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New project at ARC aims to find talented young disabled performers
ARC are on the lookout for young disabled people to be part of a new project that could see them become the next generation of performers.
Young disabled people aged between 18 and 25 who want to take their first steps in developing their performance skills and creative talents, have the chance to embrace a new project that could potentially lead to a future in performing arts.
The three month performing arts project aims to challenge society’s perceptions of disabled people and promote their creative voices.
Budding performers will get the chance to produce a new and exciting piece of original work, which will then be showcased to their friends, family and supporters at ARC towards the end of the project.
Members of the 45 Days to
Find My Way group. Photo: ARC
The group will be led by established performing arts professionals, who will explore modern theatre techniques such as physical theatre, mime, and mask looking at different ways to tell stories without words by using physical movements, facial expressions, costume items and props. They will also get the chance to try out imaginative character work, including voice work and have a go at creating vocal sound effects for a short animated film which they will produce with a local film maker.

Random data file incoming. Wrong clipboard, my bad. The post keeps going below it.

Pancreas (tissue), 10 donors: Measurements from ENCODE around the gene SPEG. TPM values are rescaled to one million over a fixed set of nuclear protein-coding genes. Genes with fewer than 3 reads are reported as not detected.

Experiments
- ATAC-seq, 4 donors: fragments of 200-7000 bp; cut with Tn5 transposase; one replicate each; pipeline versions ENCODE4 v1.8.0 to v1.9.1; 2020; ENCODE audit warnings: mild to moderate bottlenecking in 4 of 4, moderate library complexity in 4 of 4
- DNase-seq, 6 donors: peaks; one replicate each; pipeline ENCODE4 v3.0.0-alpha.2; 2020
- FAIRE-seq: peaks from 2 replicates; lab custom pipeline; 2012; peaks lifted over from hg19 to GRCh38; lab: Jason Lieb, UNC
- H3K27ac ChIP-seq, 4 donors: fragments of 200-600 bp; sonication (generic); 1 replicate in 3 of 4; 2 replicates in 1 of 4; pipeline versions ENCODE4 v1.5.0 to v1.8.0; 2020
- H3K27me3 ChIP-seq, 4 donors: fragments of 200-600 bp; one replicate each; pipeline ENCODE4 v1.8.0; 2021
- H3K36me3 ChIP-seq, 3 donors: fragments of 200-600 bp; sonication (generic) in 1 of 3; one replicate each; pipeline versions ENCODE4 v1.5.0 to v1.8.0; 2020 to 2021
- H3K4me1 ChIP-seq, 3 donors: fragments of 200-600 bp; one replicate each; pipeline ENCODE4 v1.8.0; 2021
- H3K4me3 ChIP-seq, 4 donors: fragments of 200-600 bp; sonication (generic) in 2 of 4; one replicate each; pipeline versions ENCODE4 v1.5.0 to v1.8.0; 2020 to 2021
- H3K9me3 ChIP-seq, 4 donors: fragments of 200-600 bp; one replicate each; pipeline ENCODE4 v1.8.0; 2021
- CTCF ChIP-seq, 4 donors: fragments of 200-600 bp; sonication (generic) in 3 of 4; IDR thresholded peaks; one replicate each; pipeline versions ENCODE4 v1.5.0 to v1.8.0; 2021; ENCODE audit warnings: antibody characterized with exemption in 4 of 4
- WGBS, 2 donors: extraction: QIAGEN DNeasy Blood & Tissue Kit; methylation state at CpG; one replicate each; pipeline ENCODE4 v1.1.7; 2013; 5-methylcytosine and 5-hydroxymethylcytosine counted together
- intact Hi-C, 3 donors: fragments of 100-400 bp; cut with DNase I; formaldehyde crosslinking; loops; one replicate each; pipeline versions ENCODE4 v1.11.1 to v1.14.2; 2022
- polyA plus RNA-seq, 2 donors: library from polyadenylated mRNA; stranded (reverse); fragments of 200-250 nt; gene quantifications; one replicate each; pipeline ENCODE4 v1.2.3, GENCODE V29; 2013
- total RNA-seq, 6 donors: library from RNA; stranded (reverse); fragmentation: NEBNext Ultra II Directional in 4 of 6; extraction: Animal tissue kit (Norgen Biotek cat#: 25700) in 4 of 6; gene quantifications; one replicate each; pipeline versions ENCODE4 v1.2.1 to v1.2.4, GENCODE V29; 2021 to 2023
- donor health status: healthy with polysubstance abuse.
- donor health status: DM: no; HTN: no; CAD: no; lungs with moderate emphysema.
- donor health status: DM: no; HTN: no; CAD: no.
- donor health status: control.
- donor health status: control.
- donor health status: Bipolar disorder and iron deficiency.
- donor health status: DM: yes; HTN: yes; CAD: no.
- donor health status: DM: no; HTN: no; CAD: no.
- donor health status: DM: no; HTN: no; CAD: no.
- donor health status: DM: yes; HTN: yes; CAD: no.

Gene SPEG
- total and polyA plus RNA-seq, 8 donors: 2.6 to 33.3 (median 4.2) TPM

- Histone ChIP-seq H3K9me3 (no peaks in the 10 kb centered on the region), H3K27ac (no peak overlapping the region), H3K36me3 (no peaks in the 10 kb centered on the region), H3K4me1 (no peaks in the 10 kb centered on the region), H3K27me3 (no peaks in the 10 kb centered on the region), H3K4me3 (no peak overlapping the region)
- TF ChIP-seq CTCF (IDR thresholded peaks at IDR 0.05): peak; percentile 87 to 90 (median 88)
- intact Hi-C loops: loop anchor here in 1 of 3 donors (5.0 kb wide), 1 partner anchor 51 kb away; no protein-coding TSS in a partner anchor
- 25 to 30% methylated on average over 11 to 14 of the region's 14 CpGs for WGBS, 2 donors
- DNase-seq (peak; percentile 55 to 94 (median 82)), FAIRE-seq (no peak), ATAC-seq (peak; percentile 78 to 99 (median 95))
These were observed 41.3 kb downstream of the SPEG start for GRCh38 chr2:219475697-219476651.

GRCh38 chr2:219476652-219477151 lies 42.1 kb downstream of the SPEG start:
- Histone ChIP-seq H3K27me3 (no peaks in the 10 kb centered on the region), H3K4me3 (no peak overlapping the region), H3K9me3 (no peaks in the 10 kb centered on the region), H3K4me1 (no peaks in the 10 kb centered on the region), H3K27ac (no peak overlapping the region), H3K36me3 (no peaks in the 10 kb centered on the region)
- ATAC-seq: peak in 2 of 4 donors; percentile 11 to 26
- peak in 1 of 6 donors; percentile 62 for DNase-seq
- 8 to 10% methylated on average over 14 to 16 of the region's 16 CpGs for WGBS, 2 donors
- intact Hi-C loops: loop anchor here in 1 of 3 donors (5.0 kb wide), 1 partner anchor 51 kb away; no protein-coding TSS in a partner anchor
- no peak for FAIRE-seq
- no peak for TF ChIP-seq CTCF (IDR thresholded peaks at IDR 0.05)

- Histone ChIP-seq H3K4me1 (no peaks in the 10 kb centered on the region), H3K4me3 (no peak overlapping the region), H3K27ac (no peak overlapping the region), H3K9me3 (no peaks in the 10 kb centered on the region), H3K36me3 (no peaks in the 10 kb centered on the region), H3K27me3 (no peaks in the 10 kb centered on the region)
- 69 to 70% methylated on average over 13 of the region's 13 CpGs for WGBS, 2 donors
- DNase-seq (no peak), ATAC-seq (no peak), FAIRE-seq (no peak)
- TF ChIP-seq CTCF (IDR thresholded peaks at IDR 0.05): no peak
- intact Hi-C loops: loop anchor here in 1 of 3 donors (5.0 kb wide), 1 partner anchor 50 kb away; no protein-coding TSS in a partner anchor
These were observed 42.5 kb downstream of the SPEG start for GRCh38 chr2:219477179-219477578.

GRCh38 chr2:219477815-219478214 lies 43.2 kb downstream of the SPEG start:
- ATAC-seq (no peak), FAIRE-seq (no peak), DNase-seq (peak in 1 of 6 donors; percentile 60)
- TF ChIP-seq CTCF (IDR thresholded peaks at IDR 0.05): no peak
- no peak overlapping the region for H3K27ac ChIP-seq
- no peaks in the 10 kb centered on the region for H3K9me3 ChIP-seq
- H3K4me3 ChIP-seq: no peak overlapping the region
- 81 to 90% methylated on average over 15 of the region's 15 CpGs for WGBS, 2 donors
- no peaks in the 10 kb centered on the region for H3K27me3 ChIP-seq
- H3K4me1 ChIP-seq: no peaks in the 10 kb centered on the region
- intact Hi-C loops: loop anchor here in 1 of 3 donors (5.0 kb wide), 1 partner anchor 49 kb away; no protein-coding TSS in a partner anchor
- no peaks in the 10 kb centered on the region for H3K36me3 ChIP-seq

Playwright and theatre director, Vici Wreford-Sinnott will lead the group through the project. Vici is the Disability Agent of Change for Cultural Shift, which is a three year programme promoting opportunities for more disabled people to get involved in the arts in various ways.
She commented: "It's so exciting to be able to create an opportunity for the next generation of disabled performing artists from our area. We're looking for people who want to try new things, and we'll be making sure that the voices of those involved are well and truly heard by creating brand new material, rather than replicating what's already out there."
It is hoped that the group will develop a range of new skills, and grow in confidence so they can go on to experience further development opportunities, which could even lead to a future in performing arts.
Last year learning disabled actor, Liam Bairstow, who is currently starring in Coronation Street as the character Alex, performed at ARC in a play called Contained, which featured a talented cast of up and coming learning disabled actors. Liam was chosen for his part in the soap after he attended a workshop run by ITV called ‘Breaking Through’, which had been set up for actors with disabilities, as the show’s producer Stuart Blackburn recognised that learning disabled actors get few auditions for professional acting roles.
No previous experience is needed, just an interest in the arts and a commitment to learning and performing. The sessions will take place on Tuesdays between 4.30pm and 6.30pm and will cost £3 each, places are limited. The first session will take place on Tuesday 19 April.
To enquire or to book a place, contact Chloe Lawrence at ARC on 01642 665400.
Places are limited. Please inform ARC of any access requirements you may have before booking so that we can make the appropriate arrangements. If you would normally have one-to-one support, don’t forget to bring someone along with you as this service is not something that ARC can provide.